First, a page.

1.2 Setting the scene: fish viruses, aquaculture and molecular epidemiology

Fish, unlike many other domestically reared farmed animals, are most often reared in open systems (cages) where they are exposed to a wide diversity of naturally occurring environmental pathogens. Recent estimates suggest the presence of a staggering 108 viruses/mL in coastal seawater [5]. Although the majority of these viruses appear to be infective [6], most are pathogens of planktonic organisms and have a narrow range of potential host species [5]. Whilst the importance of the role of viruses as agents of microbial mortality and regulators of global carbon and nutrient cycling in the oceans is being realised [7], some viruses are also, clearly, progenitors of disease in higher organisms such as fish. Given the extent of the viral genetic diversity present in both marine and freshwaters [8], it is perhaps not surprising that viruses of fish are represented in most of the major established viral genera (for review see [9]). Indeed, culturing fish in an open seawater (or freshwater) system rich in viral diversity clearly presents opportunity for the introduction of many potential pathogens into aquaculture systems. The good news is that the vast majority of these potential progenitors of disease do not cause a problem in healthy wild and farmed fish populations. In natural systems, where viruses and their piscine hosts have apparently existed for millenia, this would appear to be a consequence of co-evolution, where killing of the host might otherwise have led to viral extinction. In support of this, examples exist of naturally occurring marine reservoirs of fish viruses recovered from asymptomatic hosts with no demonstrated deleterious effect on fish populations [1012]. However virulence can still be an adaptive response of pathogens [13], and disease can be a significant factor in regulating natural fish populations [14, 15].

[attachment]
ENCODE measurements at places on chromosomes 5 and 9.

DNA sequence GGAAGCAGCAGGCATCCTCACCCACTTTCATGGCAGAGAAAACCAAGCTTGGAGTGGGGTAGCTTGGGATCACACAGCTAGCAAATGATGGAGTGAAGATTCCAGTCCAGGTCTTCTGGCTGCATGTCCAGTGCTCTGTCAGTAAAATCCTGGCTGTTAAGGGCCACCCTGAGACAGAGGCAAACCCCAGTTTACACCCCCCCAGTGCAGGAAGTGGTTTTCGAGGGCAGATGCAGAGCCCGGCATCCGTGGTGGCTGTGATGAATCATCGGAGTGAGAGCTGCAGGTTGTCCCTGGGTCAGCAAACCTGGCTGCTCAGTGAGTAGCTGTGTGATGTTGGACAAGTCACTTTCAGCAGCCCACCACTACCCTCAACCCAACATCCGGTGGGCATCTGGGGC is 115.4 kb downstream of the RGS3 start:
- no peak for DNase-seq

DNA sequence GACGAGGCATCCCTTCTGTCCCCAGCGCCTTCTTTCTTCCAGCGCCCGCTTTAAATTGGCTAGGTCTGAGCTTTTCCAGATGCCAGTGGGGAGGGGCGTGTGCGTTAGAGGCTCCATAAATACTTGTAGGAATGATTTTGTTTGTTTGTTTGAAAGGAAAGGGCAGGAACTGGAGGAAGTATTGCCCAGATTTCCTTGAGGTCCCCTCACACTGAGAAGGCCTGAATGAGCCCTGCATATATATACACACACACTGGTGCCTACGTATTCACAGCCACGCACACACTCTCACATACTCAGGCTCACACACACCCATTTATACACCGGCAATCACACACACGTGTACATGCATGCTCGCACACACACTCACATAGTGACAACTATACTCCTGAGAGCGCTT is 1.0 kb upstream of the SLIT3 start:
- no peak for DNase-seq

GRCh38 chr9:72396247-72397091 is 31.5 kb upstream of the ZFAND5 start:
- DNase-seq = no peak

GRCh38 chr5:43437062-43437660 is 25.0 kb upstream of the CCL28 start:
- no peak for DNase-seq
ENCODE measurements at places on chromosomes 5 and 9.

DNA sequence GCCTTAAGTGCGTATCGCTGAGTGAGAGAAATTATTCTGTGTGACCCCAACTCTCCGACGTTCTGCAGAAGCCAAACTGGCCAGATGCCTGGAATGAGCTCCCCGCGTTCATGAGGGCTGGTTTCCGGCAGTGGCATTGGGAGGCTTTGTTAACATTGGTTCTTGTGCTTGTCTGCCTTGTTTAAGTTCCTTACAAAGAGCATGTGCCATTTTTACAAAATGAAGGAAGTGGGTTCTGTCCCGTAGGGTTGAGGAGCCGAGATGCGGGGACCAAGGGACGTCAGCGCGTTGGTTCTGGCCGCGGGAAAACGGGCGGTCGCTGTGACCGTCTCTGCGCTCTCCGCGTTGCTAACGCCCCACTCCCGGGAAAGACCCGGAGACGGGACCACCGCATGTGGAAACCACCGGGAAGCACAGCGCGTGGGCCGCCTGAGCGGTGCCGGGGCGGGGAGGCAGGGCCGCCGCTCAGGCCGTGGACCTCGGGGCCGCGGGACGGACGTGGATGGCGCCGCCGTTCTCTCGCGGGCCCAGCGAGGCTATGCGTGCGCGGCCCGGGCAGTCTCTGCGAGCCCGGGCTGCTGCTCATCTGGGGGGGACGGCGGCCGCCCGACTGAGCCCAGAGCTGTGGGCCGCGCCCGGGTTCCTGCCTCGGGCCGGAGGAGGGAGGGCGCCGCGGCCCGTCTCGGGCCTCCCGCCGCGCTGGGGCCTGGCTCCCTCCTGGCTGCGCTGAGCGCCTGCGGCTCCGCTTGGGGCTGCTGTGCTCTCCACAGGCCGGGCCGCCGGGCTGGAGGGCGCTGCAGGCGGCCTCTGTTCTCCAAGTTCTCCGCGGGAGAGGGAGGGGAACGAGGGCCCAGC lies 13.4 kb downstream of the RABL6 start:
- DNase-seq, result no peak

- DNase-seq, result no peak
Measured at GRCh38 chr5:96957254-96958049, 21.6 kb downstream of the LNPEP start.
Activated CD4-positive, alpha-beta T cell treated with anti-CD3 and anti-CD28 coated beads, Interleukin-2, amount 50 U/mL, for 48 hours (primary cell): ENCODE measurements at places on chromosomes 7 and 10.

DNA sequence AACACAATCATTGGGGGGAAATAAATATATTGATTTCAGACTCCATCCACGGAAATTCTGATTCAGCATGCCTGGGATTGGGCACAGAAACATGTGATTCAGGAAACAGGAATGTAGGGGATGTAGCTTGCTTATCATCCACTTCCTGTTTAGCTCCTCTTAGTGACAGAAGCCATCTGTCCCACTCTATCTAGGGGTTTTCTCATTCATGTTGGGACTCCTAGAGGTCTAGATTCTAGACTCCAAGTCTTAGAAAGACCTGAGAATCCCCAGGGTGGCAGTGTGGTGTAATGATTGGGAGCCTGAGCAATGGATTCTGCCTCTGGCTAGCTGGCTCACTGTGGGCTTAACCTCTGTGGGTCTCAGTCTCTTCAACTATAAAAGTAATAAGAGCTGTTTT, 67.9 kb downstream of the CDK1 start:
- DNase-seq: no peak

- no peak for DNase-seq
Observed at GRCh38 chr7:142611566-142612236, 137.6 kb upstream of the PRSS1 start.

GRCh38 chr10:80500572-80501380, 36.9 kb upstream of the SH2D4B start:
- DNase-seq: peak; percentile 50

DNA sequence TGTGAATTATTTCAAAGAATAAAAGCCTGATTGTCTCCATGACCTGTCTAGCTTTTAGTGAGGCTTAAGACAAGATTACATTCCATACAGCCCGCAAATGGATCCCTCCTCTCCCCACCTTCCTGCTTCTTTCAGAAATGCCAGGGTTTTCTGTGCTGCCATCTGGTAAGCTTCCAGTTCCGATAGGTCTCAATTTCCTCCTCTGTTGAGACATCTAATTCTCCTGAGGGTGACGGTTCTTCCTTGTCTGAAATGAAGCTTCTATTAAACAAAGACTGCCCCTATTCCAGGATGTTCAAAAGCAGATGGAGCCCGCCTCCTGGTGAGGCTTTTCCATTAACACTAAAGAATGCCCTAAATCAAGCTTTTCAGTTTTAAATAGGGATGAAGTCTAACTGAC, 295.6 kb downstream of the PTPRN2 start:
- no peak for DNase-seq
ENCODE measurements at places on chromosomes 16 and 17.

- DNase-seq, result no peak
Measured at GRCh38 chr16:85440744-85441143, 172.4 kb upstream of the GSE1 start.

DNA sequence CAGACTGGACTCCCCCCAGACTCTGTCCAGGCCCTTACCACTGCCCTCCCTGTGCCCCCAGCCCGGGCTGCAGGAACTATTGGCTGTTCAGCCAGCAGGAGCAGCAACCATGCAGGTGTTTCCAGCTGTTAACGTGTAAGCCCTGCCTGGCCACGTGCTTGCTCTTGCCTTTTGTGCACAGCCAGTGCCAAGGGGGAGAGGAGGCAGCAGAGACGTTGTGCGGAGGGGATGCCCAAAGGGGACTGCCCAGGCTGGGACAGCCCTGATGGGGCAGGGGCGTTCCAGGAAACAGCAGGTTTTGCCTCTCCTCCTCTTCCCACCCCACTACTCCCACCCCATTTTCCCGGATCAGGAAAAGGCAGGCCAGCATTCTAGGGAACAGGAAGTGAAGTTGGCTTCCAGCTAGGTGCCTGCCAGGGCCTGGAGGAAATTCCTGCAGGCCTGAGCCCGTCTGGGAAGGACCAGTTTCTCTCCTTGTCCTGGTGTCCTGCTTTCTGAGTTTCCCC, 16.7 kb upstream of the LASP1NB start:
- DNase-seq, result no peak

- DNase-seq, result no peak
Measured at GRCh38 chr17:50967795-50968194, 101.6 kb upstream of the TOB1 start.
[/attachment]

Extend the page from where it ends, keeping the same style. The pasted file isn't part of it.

The advent of intensive fish husbandry and associated international movements of fish has fundamentally altered the natural equilibrium by exposing animals to new environments and their viruses to new host species [16]. As a consequence, increased rates of evolution of fish viruses are apparent in aquaculture as compared to those in natural systems [17]. In intensive culture systems, higher rates of evolution result from increased selective pressures from factors associated with modern aquaculture including the use of novel host species, continuous addition of susceptible fish, high rearing densities, differing temperatures and the presence of immunised fish [18]. The effects of such selection pressures are further amplified by virtue of the fact that many significant viral pathogens of fish have an RNA genome. Viruses with RNA genomes are characterised by the presence of an error-prone RNA polymerase and high mutation rates. This results in the generation of "quasispecies" populations comprised of a spectrum of mutant genomes which are continually generated [19]. This constitutes the raw material for evolution, with such mutants potentially having a greater biological fitness, thus providing a mechanism for adaptation to changing conditions.

The accumulation of relatively high levels of genetic variation in viruses associated with aquaculture provides excellent and exciting opportunities for understanding the relative contribution of molecular epidemiology to their understanding and control. In order to identify the extent to which this capacity has been exploited in this field, this review focuses on three of the most significant and well studied RNA pathogens of salmonid aquaculture, viral haemorrhagic septicaemia virus (VHSV), infectious salmon anaemia virus (ISAV) and salmonid alphavirus (SAV). In this area the application of molecular epidemiology has provided important new knowledge of fundamental importance to disease management and control in the following key areas:

  • Viral taxonomy and classification

  • Understanding origins of diseases of aquaculture

  • Viral phylogeography and risks associated with viral translocation

  • Outbreak tracing and disease control

  • Genetic diversity and viral surveillance

2. Case studies highlighting the contribution of molecular epidemiology to the understanding and control of viral disease of salmonid aquaculture

2.1 Viral haemorrhagic septicaemia virus

2.1.1 Overview